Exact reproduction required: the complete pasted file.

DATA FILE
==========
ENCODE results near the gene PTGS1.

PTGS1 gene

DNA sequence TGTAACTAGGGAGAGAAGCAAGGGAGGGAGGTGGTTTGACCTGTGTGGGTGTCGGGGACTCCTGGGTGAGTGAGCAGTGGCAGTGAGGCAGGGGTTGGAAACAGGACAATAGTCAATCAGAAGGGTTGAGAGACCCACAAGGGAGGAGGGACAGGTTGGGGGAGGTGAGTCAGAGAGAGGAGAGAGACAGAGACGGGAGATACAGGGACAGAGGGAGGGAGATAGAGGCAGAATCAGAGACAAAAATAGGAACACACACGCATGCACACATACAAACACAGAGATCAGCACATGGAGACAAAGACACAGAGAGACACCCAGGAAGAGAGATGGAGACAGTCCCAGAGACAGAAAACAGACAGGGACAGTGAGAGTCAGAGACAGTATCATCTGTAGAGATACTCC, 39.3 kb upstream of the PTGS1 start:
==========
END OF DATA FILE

ENCODE results near the gene PTGS1.

PTGS1 gene

DNA sequence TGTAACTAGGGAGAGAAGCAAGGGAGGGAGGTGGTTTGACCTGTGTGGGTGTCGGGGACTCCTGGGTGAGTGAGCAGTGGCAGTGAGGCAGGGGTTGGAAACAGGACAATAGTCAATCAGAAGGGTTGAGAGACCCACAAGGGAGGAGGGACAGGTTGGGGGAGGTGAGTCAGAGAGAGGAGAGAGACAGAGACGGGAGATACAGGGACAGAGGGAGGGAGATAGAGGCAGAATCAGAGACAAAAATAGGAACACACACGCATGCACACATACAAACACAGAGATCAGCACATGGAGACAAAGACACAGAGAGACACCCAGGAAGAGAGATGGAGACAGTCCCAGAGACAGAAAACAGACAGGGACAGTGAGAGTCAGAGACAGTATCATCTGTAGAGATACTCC, 39.3 kb upstream of the PTGS1 start: